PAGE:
Written by Valerija Olsevska
Due to decreasing device costs, collaborative robots or co-bots is the fastest growing segment in industrial robotics. Co-bots market is projected to reach $36.84 billion by 2026, representing a compounded annual growth rate (CAGR) of 44.56% during the forecast period of 2019-2026. A significant part of this growth is attributed to SMEs engaged in high mix, low volume production and with limited investment capital. Maintaining product flexibility and cost of goods low, shortage of qualified workers, increasing labour cost, and tight profit margins push SMEs to automate. While traditional stand-alone robotic systems are out of their reach, the average selling price of co-bots ranging from €20 – 40k creates a very appealing business case for automation at SMEs.
The modern market of co-bots already has its famous players like Kuka, ABB, Fanuc, and Yaskawa, and offers a wide variety of solutions for various applications. Equipped with multiple motion and force detecting sensors, co-bots are able to operate safely alongside human workers. Rather than replacing humans, co-bots are used to enhance workers’ strength and precision in certain tasks and support processes that require flexibility. These easily programmable and lightweight machines can quickly be moved into a new position on the shop floor and re-deployed to a different function. The main disadvantages of modern co-bots are limited payload capacity and an operating speed. From the IT-system perspective, we know that MES (Manufacturing Execution System) leverages strongly the value of robot technology on the shop floor. The MES streamlines both the technical and supply chain data from the business system level – PLM and ERP – towards the shop floor machines and people. For co-bots the requirements to MES are different and luckily less demanding.
While a business case for co-bot seems straightforward, a good integration plan with a strong understanding and definition of expectations and short- and long-term objectives should not be underestimated. In fact, according to Ultra Tech Automation, manufacturers could be wasting as much as $86,000 per year on each operation that requires the use of collaborative robotics, due to improper, insufficient or even non-existent integration of the robots into their processes. Simply plugging in robots into production won’t solve existing problems in a factory. The actual needs have to be identified, what are the tasks performed by human workers which are possible to (partially) robotize, what is the motivation behind it – are those hazardous, repetitive or just inefficient. Reviewing the requirements for throughput, along with the weight and complexity of handled items, and production systems as whole is crucial. If there are bottlenecks deep down in the stream, and robotization happens in other stage, the goal won’t be achieved. Once a clear need defined, manufacturing processes and procedures must be redesigned to maximize the robot’s potential and secure your safety standards. Co-bot implementation also mean redeployment of your workers to more-value added tasks. This is a huge new source of opportunities which also demands attention to new skills and training.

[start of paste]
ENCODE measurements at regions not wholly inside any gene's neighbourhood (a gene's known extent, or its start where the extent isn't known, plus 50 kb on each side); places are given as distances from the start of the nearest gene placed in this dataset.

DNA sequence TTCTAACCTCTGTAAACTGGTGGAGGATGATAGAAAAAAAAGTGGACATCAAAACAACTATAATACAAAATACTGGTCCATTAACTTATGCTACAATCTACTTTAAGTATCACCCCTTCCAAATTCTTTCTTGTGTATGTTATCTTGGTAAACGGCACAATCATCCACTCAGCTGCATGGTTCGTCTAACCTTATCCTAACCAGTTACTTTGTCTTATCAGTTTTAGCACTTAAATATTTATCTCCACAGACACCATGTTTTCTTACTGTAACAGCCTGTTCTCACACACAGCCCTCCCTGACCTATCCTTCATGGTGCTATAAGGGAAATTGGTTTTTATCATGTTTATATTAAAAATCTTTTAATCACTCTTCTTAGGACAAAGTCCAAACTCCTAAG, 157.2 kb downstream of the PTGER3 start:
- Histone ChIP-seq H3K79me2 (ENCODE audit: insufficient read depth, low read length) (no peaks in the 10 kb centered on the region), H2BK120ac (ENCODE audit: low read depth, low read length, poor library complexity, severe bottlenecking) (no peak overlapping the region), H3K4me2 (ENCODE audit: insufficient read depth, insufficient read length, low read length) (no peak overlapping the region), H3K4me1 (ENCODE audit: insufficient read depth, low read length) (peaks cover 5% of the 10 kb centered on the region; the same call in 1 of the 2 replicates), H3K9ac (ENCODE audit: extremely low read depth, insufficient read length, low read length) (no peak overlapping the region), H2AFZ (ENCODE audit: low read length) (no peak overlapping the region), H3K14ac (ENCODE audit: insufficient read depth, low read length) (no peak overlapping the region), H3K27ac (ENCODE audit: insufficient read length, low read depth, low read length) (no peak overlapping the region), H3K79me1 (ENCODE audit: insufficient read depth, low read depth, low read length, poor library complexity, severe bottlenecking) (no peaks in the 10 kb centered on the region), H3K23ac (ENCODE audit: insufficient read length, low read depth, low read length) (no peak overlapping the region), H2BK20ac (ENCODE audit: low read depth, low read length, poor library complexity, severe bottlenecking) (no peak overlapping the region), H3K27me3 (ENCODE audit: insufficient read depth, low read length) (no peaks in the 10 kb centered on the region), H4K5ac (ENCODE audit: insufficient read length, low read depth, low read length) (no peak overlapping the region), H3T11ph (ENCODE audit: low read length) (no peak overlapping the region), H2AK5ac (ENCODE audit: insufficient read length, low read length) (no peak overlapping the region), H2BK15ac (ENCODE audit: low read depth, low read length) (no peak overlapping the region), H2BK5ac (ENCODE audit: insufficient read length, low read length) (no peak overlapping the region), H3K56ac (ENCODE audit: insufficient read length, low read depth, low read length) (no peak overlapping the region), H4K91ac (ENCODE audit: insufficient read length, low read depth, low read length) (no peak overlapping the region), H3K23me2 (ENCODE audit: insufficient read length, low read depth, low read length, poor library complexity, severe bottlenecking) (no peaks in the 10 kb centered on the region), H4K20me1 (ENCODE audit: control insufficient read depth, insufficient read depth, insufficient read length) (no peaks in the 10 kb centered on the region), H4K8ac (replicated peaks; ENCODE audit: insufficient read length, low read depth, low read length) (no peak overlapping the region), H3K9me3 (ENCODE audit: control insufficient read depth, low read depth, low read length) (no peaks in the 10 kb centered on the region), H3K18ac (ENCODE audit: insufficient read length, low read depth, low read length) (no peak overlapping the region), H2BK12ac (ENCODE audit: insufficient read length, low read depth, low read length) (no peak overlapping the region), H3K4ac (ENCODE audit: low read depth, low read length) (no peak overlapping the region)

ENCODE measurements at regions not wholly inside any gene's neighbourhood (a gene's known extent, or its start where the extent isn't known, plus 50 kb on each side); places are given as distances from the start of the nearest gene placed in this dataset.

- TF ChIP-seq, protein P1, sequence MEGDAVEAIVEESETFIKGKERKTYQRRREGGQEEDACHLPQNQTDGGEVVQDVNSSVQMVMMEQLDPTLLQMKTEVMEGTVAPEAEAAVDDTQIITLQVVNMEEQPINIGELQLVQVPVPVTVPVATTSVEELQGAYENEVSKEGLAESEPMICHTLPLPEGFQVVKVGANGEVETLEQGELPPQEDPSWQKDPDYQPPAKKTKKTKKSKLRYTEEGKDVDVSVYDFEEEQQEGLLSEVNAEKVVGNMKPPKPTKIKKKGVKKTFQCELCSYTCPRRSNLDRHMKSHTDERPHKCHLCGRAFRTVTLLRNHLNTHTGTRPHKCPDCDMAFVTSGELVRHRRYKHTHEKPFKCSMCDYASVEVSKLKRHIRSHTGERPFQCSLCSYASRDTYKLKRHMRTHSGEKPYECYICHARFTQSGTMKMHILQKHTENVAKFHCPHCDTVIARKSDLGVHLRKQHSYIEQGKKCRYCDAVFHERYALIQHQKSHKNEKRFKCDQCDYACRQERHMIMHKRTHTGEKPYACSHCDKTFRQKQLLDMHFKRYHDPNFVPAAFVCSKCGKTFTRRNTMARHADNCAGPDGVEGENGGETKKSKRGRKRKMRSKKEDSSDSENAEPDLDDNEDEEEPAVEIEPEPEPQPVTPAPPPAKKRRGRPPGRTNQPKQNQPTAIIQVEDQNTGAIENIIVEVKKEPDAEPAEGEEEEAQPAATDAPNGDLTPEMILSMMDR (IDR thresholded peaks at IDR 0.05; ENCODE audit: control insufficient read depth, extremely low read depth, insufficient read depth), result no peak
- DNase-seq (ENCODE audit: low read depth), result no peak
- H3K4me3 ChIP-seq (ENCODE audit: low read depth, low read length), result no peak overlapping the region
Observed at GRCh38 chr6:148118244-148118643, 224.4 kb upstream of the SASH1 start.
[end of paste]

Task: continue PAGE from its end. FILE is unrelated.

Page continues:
Evaluating the bottom line and getting to the strategic viewpoint first should save you from missing opportunities. At the end, the main question is what you are trying to accomplish with a co-bot and what it will cost you to achieve it. A company manager is in the lead, and the initiation, selection and implementation challenge cannot be ‘outsourced’ to a supplier of co-bots.Back to archive